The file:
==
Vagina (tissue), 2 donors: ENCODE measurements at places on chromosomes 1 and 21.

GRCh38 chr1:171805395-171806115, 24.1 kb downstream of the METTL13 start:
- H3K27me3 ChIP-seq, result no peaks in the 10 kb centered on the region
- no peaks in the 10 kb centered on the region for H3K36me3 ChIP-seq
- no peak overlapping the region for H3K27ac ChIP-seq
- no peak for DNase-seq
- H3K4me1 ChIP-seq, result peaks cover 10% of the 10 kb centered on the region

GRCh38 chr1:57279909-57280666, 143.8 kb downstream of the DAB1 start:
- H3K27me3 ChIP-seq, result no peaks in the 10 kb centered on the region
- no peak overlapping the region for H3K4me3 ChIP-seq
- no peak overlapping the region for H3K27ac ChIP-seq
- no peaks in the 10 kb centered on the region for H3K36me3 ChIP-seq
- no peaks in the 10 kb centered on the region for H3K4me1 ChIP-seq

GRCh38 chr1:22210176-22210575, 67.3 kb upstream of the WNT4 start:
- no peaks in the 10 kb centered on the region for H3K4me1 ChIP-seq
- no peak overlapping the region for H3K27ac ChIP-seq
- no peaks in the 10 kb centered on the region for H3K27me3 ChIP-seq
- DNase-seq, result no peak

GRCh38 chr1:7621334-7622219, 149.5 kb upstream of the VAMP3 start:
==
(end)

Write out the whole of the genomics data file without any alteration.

Vagina (tissue), 2 donors: ENCODE measurements at places on chromosomes 1 and 21.

GRCh38 chr1:171805395-171806115, 24.1 kb downstream of the METTL13 start:
- H3K27me3 ChIP-seq, result no peaks in the 10 kb centered on the region
- no peaks in the 10 kb centered on the region for H3K36me3 ChIP-seq
- no peak overlapping the region for H3K27ac ChIP-seq
- no peak for DNase-seq
- H3K4me1 ChIP-seq, result peaks cover 10% of the 10 kb centered on the region

GRCh38 chr1:57279909-57280666, 143.8 kb downstream of the DAB1 start:
- H3K27me3 ChIP-seq, result no peaks in the 10 kb centered on the region
- no peak overlapping the region for H3K4me3 ChIP-seq
- no peak overlapping the region for H3K27ac ChIP-seq
- no peaks in the 10 kb centered on the region for H3K36me3 ChIP-seq
- no peaks in the 10 kb centered on the region for H3K4me1 ChIP-seq

GRCh38 chr1:22210176-22210575, 67.3 kb upstream of the WNT4 start:
- no peaks in the 10 kb centered on the region for H3K4me1 ChIP-seq
- no peak overlapping the region for H3K27ac ChIP-seq
- no peaks in the 10 kb centered on the region for H3K27me3 ChIP-seq
- DNase-seq, result no peak

GRCh38 chr1:7621334-7622219, 149.5 kb upstream of the VAMP3 start: